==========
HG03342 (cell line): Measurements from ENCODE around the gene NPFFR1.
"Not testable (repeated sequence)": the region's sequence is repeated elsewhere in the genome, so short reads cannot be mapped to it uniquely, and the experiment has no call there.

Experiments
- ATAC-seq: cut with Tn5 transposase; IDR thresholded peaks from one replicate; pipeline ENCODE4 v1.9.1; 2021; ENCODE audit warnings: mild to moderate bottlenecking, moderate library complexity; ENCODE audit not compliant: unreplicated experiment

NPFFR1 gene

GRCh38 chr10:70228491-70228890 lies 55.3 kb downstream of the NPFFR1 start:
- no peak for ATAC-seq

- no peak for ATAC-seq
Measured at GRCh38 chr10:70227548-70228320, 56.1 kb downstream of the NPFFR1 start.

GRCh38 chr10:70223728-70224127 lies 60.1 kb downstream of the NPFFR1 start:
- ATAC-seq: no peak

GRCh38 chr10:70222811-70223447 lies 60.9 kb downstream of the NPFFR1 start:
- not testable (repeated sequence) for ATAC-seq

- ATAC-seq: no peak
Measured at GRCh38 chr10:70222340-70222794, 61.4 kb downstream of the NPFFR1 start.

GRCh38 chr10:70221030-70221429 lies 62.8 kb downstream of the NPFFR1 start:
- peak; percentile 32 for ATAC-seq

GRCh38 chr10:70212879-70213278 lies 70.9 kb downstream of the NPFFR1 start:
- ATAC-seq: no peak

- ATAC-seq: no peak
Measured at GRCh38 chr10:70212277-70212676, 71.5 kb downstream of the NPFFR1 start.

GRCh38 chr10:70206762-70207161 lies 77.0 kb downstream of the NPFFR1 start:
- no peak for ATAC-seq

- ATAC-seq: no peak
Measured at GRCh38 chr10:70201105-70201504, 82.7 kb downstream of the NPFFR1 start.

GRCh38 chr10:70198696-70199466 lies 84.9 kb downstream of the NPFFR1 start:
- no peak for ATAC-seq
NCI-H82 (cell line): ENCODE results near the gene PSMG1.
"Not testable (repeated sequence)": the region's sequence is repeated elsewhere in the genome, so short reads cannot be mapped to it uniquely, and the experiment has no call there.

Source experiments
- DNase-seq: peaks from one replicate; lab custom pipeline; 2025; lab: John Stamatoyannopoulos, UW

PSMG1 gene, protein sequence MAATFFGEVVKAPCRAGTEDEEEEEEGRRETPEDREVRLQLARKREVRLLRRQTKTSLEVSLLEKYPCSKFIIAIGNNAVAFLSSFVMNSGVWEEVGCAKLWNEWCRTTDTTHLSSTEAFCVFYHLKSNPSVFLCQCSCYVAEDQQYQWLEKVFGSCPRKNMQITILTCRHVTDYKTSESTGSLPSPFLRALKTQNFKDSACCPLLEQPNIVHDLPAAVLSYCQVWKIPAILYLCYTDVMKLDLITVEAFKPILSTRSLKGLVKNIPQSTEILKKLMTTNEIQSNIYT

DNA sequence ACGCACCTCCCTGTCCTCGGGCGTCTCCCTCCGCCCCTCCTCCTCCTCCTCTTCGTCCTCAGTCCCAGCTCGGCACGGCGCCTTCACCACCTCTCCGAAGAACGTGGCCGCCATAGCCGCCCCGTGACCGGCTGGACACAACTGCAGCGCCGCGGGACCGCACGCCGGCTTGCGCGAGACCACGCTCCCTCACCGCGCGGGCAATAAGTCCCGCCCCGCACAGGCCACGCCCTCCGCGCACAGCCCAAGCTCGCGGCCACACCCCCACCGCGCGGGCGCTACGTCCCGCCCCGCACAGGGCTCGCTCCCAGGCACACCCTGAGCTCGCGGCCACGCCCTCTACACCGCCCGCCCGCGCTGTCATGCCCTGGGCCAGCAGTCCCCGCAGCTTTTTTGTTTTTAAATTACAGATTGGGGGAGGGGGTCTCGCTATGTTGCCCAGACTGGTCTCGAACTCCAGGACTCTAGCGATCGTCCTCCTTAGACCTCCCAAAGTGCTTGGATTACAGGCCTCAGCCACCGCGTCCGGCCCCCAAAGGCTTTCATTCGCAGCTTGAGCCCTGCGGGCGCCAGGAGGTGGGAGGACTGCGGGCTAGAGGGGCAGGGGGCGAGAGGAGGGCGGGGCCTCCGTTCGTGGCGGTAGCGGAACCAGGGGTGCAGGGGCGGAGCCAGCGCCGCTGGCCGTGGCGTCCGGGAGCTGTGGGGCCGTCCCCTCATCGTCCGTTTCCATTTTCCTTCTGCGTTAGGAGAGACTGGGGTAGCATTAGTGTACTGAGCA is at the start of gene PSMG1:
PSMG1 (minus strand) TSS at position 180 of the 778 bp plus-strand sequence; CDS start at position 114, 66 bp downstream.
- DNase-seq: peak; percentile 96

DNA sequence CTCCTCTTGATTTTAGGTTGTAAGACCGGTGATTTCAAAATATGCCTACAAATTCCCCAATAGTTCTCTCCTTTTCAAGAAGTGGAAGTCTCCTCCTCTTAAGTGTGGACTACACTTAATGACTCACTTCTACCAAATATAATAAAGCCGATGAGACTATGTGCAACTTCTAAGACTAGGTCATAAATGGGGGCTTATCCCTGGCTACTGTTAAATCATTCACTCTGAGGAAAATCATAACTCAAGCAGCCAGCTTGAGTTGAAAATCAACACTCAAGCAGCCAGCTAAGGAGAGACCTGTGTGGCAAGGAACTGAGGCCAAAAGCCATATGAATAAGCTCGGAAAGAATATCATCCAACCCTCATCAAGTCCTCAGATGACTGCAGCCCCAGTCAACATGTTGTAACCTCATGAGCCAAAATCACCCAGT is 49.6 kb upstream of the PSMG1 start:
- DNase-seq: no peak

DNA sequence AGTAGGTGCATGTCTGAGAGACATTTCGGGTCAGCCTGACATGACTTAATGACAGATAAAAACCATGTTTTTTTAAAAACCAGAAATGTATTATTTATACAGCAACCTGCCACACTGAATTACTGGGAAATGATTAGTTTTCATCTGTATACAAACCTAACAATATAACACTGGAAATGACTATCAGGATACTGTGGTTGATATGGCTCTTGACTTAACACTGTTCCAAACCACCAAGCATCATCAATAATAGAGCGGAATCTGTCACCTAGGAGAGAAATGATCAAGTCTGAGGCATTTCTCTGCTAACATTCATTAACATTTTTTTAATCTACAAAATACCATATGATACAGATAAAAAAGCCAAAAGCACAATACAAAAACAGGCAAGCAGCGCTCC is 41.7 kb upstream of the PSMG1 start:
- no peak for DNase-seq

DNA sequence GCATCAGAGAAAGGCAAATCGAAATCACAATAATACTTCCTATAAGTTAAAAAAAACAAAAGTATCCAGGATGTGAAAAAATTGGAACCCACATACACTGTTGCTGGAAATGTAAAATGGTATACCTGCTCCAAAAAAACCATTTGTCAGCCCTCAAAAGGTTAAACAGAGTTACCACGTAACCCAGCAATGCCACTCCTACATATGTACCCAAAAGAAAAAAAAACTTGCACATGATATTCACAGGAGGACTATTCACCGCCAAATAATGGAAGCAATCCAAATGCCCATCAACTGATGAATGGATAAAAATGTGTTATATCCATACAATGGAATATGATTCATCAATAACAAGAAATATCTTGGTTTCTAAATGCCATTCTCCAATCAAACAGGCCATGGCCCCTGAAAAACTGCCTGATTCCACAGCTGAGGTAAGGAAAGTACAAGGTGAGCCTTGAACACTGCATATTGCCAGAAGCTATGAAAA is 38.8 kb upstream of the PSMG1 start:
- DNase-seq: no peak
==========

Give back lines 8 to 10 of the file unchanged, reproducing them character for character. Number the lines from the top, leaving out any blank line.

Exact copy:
- no peak for ATAC-seq
Measured at GRCh38 chr10:70227548-70228320, 56.1 kb downstream of the NPFFR1 start.

GRCh38 chr10:70223728-70224127 lies 60.1 kb downstream of the NPFFR1 start: